When I first started telling people about my pregnancy, a lot of people told me to take it easy.
Now, I may be on the record as unenthused about advice generally, but this was advice that I was willing to take. I love napping, for example, but I never have time for it. Ditto taking a walk every day, eating warm meals, meditating, yoga, and all the stuff we’re supposed to do but never find time for.
Pregnant, I found it much easier to fit these things in. Whenever I’d be tempted to power through lunch or work late, I’d remember that Beano needed a rested mom, and take myself off for a light snooze.
This worked for a while. Then, for various reasons (OK, panic about saving money for maternity leave) I started working too much and resting too little, and now I’m right back where I was before I got pregnant, albeit with slightly better nutrition.
It’s not a permanent state of affairs. I took on a bunch of extra work, and now I’m crunched for time — a familiar situation for any freelancer, and as they say, a nice problem to have. But it’s still disconcerting whenever I realize that I’ve put in a 10-hour day.
My current situation reminds me of something my friend Ilisa said to me early on in my pregnancy. At the time, my big problem was that I couldn’t stop reading the news — or worrying about how my constant news-reading was flooding my body with cortisol and adrenaline and screwing up my baby for life.
“You’re not an incubator,” she said. “And also if fetuses were so fragile the human race would never have survived this long.”
Of course, just hearing that made me feel calmer. Eventually, I started breathing again. I even backed off the news. (A little.)
Now, my problem is that I have too much to do and not enough time to do it in, which if you think about it, is just good practice for being a working mom.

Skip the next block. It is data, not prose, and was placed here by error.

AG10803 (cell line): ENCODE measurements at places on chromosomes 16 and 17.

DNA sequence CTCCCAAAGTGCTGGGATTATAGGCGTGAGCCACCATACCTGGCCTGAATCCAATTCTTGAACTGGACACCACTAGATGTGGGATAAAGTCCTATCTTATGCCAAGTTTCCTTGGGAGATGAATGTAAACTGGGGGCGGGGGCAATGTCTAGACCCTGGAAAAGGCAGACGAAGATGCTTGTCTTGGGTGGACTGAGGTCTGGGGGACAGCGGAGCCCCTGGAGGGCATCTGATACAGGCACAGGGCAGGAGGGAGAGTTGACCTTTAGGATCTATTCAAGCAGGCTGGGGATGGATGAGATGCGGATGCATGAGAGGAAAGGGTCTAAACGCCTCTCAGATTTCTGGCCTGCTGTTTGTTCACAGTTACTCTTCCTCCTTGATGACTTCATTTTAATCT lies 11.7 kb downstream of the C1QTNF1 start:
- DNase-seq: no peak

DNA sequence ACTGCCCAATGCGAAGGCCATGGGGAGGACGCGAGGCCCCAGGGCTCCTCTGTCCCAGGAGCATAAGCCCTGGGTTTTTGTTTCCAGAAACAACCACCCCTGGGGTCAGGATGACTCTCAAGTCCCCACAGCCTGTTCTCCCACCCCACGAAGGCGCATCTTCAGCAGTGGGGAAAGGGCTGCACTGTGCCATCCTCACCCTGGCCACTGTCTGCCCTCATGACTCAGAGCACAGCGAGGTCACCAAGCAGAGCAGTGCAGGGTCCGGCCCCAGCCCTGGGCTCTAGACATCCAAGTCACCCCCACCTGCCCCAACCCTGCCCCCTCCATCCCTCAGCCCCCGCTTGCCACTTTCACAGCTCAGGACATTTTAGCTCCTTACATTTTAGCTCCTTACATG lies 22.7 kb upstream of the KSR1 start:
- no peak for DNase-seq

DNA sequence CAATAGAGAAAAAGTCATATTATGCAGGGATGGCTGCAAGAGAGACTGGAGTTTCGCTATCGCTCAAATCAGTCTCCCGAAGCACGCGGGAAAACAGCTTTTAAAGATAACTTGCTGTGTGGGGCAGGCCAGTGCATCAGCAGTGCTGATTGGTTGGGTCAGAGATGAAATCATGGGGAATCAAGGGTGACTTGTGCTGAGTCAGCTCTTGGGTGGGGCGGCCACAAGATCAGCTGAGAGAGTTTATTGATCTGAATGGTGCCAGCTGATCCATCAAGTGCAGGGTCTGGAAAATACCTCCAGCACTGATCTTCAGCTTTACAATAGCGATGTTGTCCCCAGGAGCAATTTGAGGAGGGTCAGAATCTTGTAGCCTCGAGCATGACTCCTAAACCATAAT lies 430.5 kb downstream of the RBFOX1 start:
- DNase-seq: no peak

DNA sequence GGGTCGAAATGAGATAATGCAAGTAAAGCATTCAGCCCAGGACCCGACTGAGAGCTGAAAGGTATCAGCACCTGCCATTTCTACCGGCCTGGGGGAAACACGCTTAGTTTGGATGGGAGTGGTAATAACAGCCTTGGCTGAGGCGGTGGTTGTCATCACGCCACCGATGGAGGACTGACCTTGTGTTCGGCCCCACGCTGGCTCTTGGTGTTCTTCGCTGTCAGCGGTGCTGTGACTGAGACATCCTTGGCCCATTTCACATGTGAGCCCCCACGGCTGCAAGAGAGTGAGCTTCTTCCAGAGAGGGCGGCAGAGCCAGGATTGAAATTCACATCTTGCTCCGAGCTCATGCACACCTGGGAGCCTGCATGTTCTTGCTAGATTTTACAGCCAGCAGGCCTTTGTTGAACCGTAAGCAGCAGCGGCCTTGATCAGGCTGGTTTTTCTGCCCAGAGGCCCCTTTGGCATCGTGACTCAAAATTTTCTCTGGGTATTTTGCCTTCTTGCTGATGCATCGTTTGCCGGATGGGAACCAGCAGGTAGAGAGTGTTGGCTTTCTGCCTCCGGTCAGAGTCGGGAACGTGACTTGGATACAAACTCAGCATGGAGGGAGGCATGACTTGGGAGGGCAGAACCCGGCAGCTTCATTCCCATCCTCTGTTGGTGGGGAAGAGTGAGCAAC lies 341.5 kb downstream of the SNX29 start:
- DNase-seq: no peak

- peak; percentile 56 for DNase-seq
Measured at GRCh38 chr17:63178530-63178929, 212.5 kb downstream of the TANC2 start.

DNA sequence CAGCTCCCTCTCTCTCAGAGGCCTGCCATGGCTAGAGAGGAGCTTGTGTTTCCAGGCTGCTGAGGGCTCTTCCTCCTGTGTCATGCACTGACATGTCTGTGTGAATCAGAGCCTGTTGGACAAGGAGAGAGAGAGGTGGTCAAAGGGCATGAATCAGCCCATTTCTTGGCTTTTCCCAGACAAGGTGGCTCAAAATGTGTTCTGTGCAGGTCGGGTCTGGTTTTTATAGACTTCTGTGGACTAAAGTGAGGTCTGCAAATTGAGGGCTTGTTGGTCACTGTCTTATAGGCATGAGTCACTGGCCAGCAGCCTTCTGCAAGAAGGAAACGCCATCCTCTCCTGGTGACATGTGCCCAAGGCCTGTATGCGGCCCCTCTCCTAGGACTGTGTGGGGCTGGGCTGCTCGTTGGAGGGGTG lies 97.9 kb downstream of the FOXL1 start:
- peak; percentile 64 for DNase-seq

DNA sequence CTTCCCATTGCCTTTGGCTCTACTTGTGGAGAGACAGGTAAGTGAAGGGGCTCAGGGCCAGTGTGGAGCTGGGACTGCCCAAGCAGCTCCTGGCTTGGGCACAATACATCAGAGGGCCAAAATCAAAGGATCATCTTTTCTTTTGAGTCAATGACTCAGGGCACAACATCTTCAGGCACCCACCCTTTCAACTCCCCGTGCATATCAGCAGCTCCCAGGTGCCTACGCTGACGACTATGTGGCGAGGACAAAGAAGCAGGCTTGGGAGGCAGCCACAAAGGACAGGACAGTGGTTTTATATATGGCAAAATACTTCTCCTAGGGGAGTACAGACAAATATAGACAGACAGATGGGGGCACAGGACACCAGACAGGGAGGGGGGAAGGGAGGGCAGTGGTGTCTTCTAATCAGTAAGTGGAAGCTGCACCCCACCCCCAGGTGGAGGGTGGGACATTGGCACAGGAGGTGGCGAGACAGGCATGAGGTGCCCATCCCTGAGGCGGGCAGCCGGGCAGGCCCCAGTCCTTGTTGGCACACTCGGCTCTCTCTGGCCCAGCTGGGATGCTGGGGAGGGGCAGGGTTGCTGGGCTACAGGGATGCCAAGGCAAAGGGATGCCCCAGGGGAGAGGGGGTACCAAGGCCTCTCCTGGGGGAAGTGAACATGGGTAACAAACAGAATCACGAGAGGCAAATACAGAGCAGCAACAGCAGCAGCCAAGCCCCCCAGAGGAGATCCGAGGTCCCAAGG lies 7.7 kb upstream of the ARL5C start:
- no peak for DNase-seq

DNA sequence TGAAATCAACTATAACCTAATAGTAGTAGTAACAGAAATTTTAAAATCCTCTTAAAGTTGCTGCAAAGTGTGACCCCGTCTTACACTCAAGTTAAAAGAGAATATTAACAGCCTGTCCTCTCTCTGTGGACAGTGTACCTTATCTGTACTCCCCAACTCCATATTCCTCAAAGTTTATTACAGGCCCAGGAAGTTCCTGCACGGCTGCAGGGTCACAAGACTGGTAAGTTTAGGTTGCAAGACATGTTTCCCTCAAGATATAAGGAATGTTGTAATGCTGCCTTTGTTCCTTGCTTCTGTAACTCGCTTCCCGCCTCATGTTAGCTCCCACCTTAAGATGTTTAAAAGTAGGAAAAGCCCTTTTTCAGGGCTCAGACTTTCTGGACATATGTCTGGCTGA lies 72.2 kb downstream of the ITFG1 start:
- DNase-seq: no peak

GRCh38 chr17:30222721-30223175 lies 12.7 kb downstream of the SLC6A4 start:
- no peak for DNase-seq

I still sort of wish that we lived in Sweden, and that I could take a year-long leave starting five weeks ago, but I also love what I do and feel grateful to be able to do it from home, where my bed is, if I ever have time for a nap again.
And, full disclosure, I did take a break and go for a walk today, because it was a balmy 34 degrees here, and that’s swimsuit weather compared to the highs of 5 degrees we’ve had for the past week-plus.
For the past few days, Con Ed has been tearing up our street to fix something, or else just to see if they can finally break our spirit, and on my walk, I saw that my neighbor had put out coffee for the workers, complete with a little pitcher of cream and a tiny bowl full of sugar cubes. And for some reason, this made me think that things would be all right, deadlines or no.
The past year has been stressful, even for folks who aren’t contemplating a big life change like a new baby, but we still live in a world where nice people put out coffee for Con Ed workers. Probably things will be OK.
If you’re in a certain demographic of impending motherhood, breastfeeding is not really a recommendation: it’s an assumption.
And although I feel like I should have a lot more money to be in the mandatory-breastfeeding demo, I am an older, college-educated, white female person — which means that I’m part of the club, whether I want to be or not. (Note: plenty of women breastfeed who do not check all these boxes. We’re talking assumptions, not reality.)